– by Gretchen Bollenbacher
“You really had to use your imagination
to think that thing resembled a human
limb. But when I had
it strapped in place
and put on the slacks and top I had worn
in, I took a quick look in the mirror. At last I
was whole again.”
Forty-five years ago, forgetting her husband had removed the covers from the large floor heating ducts in their home for painting, Shirley Knox accidentally stepped down into one of the open ducts, fell all the way to her hip and subsequently broke her leg. X-rays revealed small fracture lines leading out from a 3-centimeter triangle-shaped hole in her right femur. Unfortunately, it also revealed a rapidly growing osteosarcoma, which meant that instead of a cast and orthopedic surgery, Shirley needed to see a cancer specialist.
She was admitted to Memorial Sloan-Kettering Cancer Center in New York where doctors confirmed the diagnosis and told her, “It’s your leg or your life.” If Shirley had not taken the fall and the virulent cancer not been found so early, there probably would have been no choice to make at all. Soon after her “lucky break,” doctors performed a hip disarticulation – amputation of the leg up to and including the hip joint. The now 81-year-old has recorded much of her ordeal in her journal (which she hopes to publish one day). The day after surgery, Shirley and her roommate woke in intensive care side by side. She writes, “‘Oh,’ my roommate groaned, ‘I’ve lost my leg.’ I tried to comfort her, saying ‘So have I.’ She replied, ‘Oh, I’m so glad.’ It came out wrong, but I understood. We both laughed.” Shirley’s first prosthesis was crude and bulky by today’s standards, and she recorded in her journal, “You really had to use your imagination to think that thing resembled a human limb. But when I had it strapped in place and put on the slacks and top I had worn in, I took a quick look in the mirror. At last I was whole again.”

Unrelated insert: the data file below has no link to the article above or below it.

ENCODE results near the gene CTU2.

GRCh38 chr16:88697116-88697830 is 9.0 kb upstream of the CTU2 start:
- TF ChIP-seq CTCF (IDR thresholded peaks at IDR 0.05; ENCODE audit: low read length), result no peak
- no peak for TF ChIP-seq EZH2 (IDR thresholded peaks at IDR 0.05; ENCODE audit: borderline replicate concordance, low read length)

Shirley Knox listens intently to technicians
during a gait-training program
Throughout the years, each new prosthesis kept getting a little more sophisticated. Some worked well for her and some didn’t. For 10 years, Shirley had been doing well with the one she had made in Florida, where the Celina, Ohio, couple wintered, but she wrote in her journal, “New technology has brought about many changes,” and she had started thinking about trying something new. In fall 2008, Shirley learned about a classroom training and patient demonstration being held to certify prosthetists to buy and sell prostheses and fit their own patients with them. Shirley agreed to participate as a model. She and other volunteers were fitted with prostheses, for which they had been measured earlier, and were hooked up to computers. Trainees fine-tuned the devices as needed while the models walked. Though Shirley needed gait training, a practitioner said she was getting the hip movement and a little flex in the knee right “part of the time.”
Shirley Knox discovers that the simple
act of sitting down isn’t all that simple